This is compounded by the fact that there is a clear divide among demographics: almost all of the high paid engineering work is done by white or asian middle and upper class men. Technology companies typically generate a tiny number of high skilled jobs that often go to well educated people from a privileged background. These high skilled jobs will stay but the low paid jobs will go. As low skilled worker’s wages stagnate because of an increase in supply due to automation more money will be freed up to pay high skilled engineers. Again, this is already happening: wage growth amongst the top 10% has increased substantially in recent years yet in the bottom 10% it has actually decreased.

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3. Today’s Technology is almost impossible to tax

One would hope that the societal damage that is being caused by technology companies would be offset by an increase in tax payments. Ironically though technology companies pay even less then their historical counterparts.

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Through a combination of tax loopholes (operating in the UK, based in Dublin, Luxembourg or similar) and writing off any profit as expansion cost whilst delivering the actual value through an increase in stock price, technology companies are simply not paying enough tax.

The disruption to society can be solved through retraining and reskilling but these initiatives cost vast amounts of money.

4. Workers can’t be protected from technology by traditional institutions

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It used to be trade unions that lobbied for workers and protected them, to some extent, against the excesses of capitalism. Unions today are becoming more and more irrelevant. Many jobs today are insecure and irregular: people have portfolio careers and so don’t neatly fit into the union mould. Collective bargaining works less well when there’s an oversupply of people ready to pick up where you left off, and the lobbying power of technology companies in government prevents genuinely progressive legislation from being written.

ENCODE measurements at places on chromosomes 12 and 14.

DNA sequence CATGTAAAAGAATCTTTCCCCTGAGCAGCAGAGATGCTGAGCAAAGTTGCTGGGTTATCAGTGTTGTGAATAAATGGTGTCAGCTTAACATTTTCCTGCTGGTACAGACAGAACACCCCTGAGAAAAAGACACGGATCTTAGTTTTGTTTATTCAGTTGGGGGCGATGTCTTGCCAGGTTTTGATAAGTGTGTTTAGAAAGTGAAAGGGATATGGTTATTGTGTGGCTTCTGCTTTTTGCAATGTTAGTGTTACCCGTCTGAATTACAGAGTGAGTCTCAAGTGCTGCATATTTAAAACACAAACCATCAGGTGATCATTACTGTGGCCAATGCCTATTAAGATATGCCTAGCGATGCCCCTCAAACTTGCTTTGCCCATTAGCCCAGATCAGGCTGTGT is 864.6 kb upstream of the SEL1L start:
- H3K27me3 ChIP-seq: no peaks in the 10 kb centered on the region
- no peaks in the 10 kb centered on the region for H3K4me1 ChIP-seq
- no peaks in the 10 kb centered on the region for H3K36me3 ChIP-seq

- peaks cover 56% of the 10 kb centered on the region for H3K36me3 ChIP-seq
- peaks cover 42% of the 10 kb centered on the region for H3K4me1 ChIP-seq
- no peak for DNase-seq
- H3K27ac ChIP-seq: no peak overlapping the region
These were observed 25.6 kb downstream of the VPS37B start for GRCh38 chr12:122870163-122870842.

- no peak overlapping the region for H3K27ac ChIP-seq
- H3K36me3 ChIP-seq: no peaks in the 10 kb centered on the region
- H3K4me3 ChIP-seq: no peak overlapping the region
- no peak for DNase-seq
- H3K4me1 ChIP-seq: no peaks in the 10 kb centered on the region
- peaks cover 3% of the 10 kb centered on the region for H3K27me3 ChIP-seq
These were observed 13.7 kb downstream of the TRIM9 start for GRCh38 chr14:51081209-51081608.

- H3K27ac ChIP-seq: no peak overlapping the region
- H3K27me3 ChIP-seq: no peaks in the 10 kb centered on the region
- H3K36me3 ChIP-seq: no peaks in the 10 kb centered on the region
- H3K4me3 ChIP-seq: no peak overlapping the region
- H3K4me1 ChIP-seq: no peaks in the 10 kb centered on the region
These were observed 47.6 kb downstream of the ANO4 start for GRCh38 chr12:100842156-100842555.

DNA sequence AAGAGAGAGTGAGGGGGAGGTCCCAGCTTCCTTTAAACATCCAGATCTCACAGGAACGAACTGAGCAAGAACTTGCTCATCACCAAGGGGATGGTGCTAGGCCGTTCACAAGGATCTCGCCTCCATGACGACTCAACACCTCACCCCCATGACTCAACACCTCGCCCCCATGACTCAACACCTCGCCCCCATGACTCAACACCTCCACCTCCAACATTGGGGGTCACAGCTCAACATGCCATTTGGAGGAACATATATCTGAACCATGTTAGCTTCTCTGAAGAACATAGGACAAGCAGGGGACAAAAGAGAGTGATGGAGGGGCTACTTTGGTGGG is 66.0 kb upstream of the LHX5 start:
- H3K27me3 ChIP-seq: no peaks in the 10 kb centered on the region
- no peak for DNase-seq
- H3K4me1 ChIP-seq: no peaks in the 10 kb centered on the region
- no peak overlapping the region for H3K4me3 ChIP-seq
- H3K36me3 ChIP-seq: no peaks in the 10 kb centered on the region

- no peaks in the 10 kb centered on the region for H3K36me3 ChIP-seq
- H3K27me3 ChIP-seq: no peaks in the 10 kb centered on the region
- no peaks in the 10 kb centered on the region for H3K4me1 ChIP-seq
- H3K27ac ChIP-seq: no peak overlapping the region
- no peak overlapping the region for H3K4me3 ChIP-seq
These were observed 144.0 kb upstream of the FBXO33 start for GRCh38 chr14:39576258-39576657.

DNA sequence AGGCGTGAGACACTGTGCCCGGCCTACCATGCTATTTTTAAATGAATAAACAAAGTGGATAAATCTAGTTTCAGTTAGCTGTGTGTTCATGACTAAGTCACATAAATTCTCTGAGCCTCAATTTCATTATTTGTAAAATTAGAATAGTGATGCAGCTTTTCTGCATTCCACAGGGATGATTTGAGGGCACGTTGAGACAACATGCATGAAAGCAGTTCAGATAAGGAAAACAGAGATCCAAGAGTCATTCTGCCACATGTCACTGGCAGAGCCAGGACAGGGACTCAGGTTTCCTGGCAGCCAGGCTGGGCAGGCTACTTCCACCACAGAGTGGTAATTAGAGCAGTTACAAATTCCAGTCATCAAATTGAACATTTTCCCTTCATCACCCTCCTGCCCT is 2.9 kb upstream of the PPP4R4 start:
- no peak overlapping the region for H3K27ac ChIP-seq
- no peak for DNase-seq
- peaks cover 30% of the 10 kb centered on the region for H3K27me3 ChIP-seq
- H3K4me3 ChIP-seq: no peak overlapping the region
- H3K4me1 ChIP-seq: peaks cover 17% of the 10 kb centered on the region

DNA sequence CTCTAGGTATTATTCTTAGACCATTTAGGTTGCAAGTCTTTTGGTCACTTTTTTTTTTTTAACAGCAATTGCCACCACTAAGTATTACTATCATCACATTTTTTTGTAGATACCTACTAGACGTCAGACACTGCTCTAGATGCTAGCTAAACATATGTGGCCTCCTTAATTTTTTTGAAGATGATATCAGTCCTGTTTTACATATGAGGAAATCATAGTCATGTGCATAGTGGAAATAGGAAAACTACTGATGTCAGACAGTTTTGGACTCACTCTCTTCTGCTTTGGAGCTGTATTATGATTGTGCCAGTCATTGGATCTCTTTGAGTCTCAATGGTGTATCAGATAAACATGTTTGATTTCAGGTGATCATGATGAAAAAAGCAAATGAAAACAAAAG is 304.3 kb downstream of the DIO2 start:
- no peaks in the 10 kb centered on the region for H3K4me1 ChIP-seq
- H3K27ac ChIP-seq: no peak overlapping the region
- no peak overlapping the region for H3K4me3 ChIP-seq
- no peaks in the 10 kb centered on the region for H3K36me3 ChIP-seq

There are signs that the traditional union model is being replaced by something more flexible but we’re still a long way off. While unions organise, technology companies have taken the initiative and offered readily available work - as long as workers accept the insecurity (often called “freedom” by tech companies).

What next?

Society gives business a licence to operate. A genuine conversation needs to be had about the impact of today’s technology on the society of the future. There are real dangers that left unregulated technology will push society to a point of no return, increasing radical and potentially unsavoury political actors to take advantage of this dissatisfaction. There is a chance to avert this nightmarish future, but we need to act now.

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Bitcoin, the environment & Crypto Offseting

Bitcoin may be good at many things, but being a decent transactional currency isn’t one of them. As an ING economist argued today Bitcoin’s transaction fees and slow speeds mean that buying and selling things with the cryptocurrency simply isn’t realistic. Even the most vocal supporters of Bitcoin admit that it will never replace fiat currencies as ways to transact on a day to day basis. Instead, they argue, Bitcoin is really a ‘store of value,’ more similar to gold than the US dollar.